Still, there's the bright side of seeing some of DC's biggest heroes on the big screen together, in the moments where that finally manages to happen. But with odd green screen sets, a lackluster and forgettable villain, and a mish-mashed story that never makes full use of its cast's charisma, Justice League has more in common with any Fantastic Four movie than it does with its DCEU predecessors. Read our review right here
MAN OF STEEL4 of 9
Man of Steel launched the DCEU with tepid reception, but director Zack Snyder's uncompromising vision of a Superman not beholden to the Earth in the same way as his comic book counterpart still sent minor shockwaves through superhero culture.
A lot of the reaction to Man of Steel stems from its controversial ending, in which Superman kills his enemy, General Zod. That, coupled with an untold level of destruction in Metropolis, and a harsher philosophical take on the idea of superheroes made for a dour proposition for many fans anxious for a Kryptonian adventure.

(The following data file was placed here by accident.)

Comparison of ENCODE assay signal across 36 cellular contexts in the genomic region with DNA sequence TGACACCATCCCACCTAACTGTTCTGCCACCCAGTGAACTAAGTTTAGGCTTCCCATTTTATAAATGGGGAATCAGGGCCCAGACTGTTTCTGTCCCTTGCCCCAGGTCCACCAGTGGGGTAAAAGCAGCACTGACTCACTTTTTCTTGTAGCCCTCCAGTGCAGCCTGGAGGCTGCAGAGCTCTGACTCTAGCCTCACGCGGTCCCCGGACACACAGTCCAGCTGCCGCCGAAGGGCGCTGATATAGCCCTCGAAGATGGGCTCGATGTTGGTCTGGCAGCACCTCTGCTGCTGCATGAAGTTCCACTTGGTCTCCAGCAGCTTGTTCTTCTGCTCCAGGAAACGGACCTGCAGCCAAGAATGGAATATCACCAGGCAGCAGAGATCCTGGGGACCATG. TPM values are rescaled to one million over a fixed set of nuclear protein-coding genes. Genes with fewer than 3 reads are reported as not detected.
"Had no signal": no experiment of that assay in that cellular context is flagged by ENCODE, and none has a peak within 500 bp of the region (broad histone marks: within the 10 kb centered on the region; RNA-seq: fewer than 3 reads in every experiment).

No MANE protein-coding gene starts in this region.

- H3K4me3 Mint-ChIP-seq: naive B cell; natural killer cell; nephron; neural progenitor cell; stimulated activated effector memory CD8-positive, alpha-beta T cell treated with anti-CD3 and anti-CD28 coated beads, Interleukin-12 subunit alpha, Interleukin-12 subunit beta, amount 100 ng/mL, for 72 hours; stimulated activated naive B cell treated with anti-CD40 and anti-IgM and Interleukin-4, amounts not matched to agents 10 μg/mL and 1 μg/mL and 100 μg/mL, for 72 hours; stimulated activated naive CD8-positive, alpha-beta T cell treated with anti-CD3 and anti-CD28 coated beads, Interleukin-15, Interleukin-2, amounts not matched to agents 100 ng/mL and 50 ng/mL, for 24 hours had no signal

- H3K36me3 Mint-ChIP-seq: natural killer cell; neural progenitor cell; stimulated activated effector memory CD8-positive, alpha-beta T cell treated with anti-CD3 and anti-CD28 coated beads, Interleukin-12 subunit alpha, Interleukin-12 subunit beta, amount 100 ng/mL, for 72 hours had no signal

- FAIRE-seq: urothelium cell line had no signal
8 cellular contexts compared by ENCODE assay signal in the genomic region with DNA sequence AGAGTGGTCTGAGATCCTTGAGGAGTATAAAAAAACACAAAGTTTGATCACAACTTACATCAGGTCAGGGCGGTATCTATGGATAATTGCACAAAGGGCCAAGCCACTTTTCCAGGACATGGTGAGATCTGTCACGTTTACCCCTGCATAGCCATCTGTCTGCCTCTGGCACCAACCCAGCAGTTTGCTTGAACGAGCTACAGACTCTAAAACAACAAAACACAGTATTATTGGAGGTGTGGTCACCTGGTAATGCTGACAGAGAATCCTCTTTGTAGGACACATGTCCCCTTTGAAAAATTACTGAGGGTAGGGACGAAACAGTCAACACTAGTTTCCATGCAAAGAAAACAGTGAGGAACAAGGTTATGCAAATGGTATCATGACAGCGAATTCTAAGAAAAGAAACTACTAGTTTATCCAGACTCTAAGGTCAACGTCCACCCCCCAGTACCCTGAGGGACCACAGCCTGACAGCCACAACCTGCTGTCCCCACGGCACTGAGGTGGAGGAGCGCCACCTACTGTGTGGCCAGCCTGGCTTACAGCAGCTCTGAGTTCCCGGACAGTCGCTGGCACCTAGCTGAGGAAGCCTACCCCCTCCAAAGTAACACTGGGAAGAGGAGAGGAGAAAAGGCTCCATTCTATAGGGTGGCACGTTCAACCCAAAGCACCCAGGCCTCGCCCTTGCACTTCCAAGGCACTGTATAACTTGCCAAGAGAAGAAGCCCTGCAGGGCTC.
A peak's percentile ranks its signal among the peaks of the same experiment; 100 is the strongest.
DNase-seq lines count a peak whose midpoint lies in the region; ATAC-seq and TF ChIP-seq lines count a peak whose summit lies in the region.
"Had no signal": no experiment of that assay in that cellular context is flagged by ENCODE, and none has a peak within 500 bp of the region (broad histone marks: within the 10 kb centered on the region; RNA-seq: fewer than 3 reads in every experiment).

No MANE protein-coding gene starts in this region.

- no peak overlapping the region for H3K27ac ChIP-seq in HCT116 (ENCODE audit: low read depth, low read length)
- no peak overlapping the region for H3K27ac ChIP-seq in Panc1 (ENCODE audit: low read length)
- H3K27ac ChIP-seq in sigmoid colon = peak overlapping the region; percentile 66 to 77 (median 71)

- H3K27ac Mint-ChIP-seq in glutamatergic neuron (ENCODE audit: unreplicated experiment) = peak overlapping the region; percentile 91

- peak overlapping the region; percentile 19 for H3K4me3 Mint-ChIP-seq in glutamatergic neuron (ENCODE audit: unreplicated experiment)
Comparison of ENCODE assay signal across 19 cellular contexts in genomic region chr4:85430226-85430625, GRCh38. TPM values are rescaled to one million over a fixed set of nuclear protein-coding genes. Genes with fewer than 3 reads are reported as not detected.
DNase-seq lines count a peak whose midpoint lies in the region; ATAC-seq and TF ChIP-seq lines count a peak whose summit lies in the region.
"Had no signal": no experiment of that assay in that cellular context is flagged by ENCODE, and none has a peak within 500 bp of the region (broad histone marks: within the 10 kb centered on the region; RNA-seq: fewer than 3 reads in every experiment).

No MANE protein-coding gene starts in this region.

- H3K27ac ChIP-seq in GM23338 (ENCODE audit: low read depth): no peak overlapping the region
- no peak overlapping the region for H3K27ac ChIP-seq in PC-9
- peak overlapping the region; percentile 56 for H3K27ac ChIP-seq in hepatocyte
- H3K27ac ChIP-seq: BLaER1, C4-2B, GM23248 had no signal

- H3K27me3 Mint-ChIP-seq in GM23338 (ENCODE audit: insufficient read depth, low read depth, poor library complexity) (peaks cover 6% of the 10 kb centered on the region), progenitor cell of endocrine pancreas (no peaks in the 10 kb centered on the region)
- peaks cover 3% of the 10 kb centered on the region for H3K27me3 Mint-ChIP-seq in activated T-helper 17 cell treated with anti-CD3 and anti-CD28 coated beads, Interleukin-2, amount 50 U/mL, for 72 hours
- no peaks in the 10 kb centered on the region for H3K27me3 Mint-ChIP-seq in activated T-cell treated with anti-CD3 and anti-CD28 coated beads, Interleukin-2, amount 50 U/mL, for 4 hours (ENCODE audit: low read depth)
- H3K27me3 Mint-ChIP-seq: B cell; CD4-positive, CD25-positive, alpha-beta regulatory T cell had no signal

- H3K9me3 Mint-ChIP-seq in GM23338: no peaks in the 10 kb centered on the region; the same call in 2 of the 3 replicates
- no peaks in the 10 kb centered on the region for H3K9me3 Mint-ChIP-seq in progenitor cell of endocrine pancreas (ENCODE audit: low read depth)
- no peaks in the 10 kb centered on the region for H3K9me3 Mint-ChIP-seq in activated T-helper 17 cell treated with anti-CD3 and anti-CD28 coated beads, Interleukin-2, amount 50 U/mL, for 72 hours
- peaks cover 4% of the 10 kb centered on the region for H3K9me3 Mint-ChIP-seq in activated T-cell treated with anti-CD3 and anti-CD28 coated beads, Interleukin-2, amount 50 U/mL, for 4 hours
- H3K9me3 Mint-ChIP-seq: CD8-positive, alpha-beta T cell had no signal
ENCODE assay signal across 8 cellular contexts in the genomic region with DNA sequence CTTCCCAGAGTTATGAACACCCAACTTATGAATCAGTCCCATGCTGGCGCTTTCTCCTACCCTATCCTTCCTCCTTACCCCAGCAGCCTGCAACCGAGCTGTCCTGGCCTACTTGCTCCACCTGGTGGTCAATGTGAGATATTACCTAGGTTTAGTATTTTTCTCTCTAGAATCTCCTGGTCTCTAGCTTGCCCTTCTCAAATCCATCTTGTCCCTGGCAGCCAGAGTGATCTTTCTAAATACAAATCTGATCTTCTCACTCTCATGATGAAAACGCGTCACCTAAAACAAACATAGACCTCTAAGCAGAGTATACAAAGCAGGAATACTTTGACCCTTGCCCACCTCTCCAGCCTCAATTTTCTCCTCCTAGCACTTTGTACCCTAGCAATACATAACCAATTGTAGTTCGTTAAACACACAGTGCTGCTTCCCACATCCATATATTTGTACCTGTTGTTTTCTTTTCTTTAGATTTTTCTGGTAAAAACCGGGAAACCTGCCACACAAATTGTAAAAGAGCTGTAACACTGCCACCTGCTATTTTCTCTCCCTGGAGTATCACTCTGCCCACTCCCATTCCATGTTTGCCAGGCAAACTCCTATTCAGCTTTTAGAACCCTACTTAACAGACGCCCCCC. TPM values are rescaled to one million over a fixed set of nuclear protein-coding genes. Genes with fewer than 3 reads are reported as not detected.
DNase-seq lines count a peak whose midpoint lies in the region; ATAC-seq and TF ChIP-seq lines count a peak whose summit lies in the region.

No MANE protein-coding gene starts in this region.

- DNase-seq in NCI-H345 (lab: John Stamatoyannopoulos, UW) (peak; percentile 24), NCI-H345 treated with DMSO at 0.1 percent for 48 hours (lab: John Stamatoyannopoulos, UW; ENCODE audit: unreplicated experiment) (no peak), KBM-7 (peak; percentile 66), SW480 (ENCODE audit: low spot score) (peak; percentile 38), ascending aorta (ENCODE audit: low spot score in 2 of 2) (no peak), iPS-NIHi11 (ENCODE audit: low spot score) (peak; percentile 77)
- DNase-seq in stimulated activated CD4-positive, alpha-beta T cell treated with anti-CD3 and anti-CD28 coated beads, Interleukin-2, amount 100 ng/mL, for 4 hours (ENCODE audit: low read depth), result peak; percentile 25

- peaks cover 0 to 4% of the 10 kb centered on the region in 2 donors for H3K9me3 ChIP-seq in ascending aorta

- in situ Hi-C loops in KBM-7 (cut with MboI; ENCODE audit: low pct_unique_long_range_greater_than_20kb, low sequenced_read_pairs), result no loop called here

From all of this, Man of Steel set a tone and a pace for the DCEU that seemingly reached its apex in its follow up, Batman v Superman: Dawn of Justice before creative changes in the direction of Justice League, the third act in the saga, led to a much lighter, brighter canvas for DC's films.
Read our review of the film here.
BATMAN v SUPERMAN: DAWN OF JUSTICE5 of 9
The biggest promise of Batman v Superman: Dawn of Justice was bringing Batman, Superman, and Wonder Woman onscreen together for the first time (the latter making her big screen debut - and becoming the film's breakout star). It certainly delivered on the spectacle of that premise, but in doing so, became perhaps the most polarizing superhero movie of its generation.